Schenectady County

Schenectady County gives SPCA animal-control enforcement power

The Schenectady County Legislature will give the local animal cruelty society jurisdiction to enforc

The Schenectady County Legislature will give the local animal cruelty prevention society jurisdiction to enforce animal control and licensing laws throughout the county under an agreement expected to be made at a news conference this afternoon.

Mathew Tully, chief of the Schenectady County Society for the Prevention of Cruelty to Animals, said SPCA peace officers will be able to write dog license tickets under state Agriculture and Market Law under the agreement.

Tickets will be issued under the criminal provisions of the law, rather than the civil provisions, meaning they will be treated as misdemeanors and not violations, he said. The Schenectady County District Attorney’s Office will be responsible for prosecution.

“We wanted someone to write the tickets everywhere in the county, and the county will codify this into the law,” Tully said.

The county Legislature is expected to introduce a local law enacting the agreement at its November meeting.

Fines collected through the tickets, totaling about $25, will be split equally between the SPCA and the county. Each would use the money for animal enforcement purposes, such as paying to house and care animals seized by SPCA officers, Tully said.

Under the contract, which is expected to take effect Nov. 15 and last a year, the county would help maintain the SPCA’s sole vehicle, which it uses to investigate animal cruelty allegations and to transport seized animals to shelters.

Tully said the SPCA will focus primarily on investigations of animal cruelty and will occasionally run zero-tolerance events on dog licensing, similar to the DWI sweeps law enforcements runs.

“By us going out there and cracking down on dog licensing, more people are likely to comply with the law,” Tully said.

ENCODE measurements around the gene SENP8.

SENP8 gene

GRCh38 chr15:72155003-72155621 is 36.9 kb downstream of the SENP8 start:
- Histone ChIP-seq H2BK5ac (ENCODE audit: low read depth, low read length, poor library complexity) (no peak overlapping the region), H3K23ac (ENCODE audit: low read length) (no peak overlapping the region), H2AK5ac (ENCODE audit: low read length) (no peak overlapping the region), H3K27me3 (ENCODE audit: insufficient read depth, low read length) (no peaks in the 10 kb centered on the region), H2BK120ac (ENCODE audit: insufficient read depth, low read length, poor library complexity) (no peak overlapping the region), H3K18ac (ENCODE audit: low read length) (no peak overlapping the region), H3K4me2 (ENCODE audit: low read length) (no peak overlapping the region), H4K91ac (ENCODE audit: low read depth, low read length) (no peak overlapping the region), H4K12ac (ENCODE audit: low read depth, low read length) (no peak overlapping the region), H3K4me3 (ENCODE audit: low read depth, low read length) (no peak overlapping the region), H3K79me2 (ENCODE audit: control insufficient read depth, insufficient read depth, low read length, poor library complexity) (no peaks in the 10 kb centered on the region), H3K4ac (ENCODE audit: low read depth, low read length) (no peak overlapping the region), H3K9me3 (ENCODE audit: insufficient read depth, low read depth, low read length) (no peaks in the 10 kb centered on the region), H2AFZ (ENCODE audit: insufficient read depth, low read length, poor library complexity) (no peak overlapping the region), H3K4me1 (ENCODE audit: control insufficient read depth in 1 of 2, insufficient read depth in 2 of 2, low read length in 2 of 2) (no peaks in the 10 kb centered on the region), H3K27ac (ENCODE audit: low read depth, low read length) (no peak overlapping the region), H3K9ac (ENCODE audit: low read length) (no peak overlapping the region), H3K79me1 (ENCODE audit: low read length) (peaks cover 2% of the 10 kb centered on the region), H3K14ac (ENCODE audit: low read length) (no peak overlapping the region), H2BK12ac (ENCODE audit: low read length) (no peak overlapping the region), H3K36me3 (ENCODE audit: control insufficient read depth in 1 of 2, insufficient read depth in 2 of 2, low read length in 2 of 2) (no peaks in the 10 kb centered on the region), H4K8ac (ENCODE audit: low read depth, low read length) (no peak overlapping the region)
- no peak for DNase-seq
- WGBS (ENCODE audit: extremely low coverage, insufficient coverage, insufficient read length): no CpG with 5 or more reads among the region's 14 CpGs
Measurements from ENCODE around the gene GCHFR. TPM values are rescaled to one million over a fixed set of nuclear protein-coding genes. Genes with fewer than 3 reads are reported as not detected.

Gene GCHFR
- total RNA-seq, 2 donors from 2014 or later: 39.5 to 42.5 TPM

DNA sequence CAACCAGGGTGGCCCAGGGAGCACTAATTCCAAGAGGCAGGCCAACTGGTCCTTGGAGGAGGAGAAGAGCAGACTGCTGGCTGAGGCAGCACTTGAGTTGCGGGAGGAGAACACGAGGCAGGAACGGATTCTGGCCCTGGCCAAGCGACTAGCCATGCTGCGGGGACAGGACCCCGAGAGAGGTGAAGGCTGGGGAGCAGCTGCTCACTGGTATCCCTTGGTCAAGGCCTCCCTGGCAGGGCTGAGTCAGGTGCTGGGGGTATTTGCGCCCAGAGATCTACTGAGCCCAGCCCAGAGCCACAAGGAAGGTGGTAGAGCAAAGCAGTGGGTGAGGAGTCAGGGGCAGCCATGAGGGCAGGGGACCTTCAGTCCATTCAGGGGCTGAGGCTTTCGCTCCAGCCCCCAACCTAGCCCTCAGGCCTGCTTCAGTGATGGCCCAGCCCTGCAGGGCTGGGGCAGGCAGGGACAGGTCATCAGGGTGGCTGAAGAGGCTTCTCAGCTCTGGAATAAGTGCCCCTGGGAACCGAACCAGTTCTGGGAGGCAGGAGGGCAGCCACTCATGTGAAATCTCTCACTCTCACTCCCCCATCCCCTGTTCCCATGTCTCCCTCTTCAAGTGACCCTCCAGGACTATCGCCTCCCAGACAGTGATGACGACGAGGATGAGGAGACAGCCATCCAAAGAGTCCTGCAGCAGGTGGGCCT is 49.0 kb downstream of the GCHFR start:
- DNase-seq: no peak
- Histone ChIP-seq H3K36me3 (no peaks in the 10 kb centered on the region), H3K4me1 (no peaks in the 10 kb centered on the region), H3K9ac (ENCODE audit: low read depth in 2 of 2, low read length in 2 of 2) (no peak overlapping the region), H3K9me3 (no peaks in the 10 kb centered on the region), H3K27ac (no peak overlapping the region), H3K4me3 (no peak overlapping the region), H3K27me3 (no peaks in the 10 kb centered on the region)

He said all log licensing fees go directly to the municipality where the dog resides.

The agreement ends litigation over control of animals the society seizes in investigations and raids. The SPCA filed a lawsuit in state Supreme County two weeks ago after the Schenectady County Sheriff’s Office refused to accept a dog and 44 cats the society seized from the Suffolk Avenue home of Michelle Regel.

“This agreement resolves the issue with the sheriff, but we would use this law with any municipality with a police force,” Tully said.

“Schenectady County is the first county to do this for us, but it is not the first county to do so. Suffolk and Nassau counties have similar agreements with their SPCAs,” Tully said.

In its lawsuit, the SPCA cited state Agriculture and Markets Law that designates the sheriff’s department as the agency charged with taking custody of and ensuring care for an animal belonging to someone arrested by an officer of the Society for Prevention of Cruelty to Animals.

Schenectady County Attorney Chris Gardner last week said the agreement will “usher in a new era of dog control and animal control in Schenectady County and will directly address the problem of vicious dogs in the city.”

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